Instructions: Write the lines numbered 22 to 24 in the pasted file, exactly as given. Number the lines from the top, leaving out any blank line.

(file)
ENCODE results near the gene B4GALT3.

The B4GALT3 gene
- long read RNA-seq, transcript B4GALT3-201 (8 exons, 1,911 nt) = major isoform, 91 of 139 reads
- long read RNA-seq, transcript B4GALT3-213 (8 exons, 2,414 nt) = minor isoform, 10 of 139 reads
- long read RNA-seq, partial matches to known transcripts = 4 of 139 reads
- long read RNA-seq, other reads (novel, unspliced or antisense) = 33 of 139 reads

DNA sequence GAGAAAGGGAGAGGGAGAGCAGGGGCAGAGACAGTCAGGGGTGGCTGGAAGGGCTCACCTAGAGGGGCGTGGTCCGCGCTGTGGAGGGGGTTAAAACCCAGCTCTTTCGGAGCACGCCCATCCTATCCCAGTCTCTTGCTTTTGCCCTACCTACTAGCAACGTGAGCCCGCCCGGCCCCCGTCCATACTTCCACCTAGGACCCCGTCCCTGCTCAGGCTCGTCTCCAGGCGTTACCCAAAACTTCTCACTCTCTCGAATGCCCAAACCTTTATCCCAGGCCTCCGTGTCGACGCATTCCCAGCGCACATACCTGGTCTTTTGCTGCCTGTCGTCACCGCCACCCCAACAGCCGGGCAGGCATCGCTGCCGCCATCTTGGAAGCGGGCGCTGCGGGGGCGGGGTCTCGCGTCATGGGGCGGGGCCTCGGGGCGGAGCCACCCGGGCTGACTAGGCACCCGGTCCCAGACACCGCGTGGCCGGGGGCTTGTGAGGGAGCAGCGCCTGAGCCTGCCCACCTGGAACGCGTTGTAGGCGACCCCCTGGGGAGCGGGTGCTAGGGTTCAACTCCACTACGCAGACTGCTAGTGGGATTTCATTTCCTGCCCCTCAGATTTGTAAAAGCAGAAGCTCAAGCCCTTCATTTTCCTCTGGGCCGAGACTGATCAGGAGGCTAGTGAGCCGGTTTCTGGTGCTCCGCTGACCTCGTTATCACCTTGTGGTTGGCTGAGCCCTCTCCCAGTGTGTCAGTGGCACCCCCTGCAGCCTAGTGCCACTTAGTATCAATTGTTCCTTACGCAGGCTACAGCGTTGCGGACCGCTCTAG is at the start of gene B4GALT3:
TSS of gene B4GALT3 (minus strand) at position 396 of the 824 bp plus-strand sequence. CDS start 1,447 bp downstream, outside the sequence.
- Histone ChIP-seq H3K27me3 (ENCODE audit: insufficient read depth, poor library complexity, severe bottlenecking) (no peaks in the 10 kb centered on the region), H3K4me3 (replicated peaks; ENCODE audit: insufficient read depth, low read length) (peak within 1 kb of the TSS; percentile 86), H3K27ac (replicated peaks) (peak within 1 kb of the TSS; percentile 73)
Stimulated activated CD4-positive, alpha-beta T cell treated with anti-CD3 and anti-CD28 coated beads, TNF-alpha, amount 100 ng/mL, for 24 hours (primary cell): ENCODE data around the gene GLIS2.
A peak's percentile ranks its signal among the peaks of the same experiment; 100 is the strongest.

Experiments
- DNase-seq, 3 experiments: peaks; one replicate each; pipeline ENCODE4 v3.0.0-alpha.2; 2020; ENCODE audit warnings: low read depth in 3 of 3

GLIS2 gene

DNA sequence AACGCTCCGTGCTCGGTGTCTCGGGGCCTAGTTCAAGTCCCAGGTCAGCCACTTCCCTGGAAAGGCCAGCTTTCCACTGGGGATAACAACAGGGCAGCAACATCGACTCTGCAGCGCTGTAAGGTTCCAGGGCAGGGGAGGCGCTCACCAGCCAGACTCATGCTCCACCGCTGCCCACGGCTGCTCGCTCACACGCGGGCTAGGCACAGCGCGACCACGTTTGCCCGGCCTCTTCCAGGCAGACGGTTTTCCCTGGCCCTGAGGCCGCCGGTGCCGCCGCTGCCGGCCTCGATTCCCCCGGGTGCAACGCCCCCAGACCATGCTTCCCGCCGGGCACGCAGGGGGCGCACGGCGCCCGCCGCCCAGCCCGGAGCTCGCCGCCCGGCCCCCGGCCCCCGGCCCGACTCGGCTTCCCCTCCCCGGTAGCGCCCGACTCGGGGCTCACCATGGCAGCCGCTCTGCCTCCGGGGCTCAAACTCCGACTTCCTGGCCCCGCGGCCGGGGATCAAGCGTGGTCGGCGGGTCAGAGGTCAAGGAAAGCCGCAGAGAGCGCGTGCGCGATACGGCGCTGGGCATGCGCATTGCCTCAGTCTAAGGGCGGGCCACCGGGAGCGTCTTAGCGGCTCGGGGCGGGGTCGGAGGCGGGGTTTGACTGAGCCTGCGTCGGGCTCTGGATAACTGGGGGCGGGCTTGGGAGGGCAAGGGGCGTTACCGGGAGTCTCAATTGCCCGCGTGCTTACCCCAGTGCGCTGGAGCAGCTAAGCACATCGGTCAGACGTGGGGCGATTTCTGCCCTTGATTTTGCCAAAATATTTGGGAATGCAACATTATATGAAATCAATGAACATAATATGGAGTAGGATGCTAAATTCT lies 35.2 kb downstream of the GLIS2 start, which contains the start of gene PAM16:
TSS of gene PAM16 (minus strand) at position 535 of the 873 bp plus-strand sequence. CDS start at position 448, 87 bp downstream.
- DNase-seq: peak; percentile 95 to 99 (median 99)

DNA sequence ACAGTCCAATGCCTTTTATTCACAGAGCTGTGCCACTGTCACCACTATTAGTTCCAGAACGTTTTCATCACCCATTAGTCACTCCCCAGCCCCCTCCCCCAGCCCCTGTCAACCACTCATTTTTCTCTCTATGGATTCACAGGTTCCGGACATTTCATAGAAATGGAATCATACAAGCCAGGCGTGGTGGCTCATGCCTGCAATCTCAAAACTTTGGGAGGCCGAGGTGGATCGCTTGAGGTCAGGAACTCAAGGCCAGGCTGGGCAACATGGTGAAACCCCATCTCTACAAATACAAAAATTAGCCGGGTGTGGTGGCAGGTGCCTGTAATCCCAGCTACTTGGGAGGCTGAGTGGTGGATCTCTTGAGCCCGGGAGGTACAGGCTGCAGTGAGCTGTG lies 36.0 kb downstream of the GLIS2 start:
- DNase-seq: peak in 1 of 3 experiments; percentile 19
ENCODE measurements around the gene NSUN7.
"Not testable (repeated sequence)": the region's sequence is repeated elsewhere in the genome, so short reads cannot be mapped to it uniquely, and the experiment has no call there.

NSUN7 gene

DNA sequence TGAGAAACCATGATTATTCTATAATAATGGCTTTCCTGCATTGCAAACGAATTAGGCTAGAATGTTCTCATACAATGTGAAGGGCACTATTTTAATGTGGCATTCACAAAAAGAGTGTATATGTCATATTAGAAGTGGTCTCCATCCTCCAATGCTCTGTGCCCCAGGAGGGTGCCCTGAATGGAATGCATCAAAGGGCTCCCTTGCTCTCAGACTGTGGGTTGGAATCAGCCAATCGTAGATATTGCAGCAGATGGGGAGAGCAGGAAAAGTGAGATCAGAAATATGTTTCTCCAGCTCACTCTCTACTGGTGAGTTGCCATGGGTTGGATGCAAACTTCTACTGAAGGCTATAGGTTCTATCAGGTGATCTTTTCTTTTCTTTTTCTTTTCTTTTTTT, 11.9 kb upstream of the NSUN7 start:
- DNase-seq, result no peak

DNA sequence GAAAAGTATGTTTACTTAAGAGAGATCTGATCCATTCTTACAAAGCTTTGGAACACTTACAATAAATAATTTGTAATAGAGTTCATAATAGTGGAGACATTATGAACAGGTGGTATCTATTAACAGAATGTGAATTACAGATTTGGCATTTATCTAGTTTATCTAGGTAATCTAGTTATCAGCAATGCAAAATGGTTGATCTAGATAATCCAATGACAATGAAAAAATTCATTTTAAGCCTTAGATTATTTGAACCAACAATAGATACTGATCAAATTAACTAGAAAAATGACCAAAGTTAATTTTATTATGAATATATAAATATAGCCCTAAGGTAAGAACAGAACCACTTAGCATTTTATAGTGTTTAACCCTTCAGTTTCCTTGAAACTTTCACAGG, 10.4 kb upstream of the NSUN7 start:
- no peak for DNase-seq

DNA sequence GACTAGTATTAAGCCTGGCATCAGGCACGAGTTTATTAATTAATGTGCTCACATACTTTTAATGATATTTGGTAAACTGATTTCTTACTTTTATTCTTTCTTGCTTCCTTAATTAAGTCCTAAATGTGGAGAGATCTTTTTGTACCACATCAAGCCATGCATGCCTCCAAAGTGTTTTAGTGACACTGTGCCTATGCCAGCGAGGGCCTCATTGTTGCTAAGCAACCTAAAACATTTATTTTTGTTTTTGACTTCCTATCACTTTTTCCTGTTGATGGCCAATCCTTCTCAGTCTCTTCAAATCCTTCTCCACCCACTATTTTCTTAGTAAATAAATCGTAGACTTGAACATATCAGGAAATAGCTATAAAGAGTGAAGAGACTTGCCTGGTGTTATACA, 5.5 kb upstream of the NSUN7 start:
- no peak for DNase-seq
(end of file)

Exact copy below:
NSUN7 gene

DNA sequence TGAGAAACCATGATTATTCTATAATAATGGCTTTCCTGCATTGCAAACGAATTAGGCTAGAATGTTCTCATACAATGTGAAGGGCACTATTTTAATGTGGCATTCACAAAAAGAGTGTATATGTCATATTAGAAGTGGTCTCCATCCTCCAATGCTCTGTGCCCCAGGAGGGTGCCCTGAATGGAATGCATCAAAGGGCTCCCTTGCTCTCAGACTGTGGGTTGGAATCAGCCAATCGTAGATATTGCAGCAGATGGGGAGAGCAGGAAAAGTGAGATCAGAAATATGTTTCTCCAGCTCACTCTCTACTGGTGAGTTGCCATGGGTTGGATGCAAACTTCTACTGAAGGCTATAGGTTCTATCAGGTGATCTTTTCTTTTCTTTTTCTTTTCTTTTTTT, 11.9 kb upstream of the NSUN7 start:
- DNase-seq, result no peak